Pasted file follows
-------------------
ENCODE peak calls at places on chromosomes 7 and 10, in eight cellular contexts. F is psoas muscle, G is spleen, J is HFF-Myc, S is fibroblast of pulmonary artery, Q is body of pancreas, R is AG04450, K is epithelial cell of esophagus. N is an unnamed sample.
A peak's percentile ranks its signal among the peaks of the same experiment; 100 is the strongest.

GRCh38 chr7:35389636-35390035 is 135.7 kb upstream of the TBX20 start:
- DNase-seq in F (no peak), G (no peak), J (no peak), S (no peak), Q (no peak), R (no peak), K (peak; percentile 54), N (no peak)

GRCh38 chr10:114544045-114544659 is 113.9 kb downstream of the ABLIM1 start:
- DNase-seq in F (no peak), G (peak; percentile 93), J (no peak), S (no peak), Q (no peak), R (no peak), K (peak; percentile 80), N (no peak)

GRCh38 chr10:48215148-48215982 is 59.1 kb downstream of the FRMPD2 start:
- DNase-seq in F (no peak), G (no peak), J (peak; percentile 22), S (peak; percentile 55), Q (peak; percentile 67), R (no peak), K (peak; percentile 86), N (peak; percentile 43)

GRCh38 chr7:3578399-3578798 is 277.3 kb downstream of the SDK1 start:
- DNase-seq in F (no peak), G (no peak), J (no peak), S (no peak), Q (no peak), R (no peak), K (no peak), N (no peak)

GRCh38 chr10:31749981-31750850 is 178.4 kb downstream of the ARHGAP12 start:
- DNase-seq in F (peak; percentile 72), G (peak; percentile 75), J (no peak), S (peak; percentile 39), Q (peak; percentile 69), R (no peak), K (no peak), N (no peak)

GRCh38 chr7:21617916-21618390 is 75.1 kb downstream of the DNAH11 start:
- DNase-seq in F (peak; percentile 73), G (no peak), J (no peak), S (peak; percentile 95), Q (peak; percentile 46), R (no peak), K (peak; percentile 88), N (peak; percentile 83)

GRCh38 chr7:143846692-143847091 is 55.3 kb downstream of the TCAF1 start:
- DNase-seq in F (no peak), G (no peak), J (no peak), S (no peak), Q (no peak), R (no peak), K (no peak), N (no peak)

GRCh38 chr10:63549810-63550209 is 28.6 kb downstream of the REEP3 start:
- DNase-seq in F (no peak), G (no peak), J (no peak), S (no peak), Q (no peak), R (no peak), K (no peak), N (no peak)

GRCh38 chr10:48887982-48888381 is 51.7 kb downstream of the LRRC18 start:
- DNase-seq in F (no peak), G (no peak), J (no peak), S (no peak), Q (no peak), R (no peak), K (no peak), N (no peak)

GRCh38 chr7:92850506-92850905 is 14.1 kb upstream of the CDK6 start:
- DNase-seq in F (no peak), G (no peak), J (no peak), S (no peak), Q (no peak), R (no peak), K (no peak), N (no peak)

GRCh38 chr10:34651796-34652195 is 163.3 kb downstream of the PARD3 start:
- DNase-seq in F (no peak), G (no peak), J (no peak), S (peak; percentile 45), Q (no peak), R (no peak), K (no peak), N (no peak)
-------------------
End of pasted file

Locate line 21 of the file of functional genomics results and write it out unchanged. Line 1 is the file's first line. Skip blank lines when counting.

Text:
GRCh38 chr7:92850506-92850905 is 14.1 kb upstream of the CDK6 start: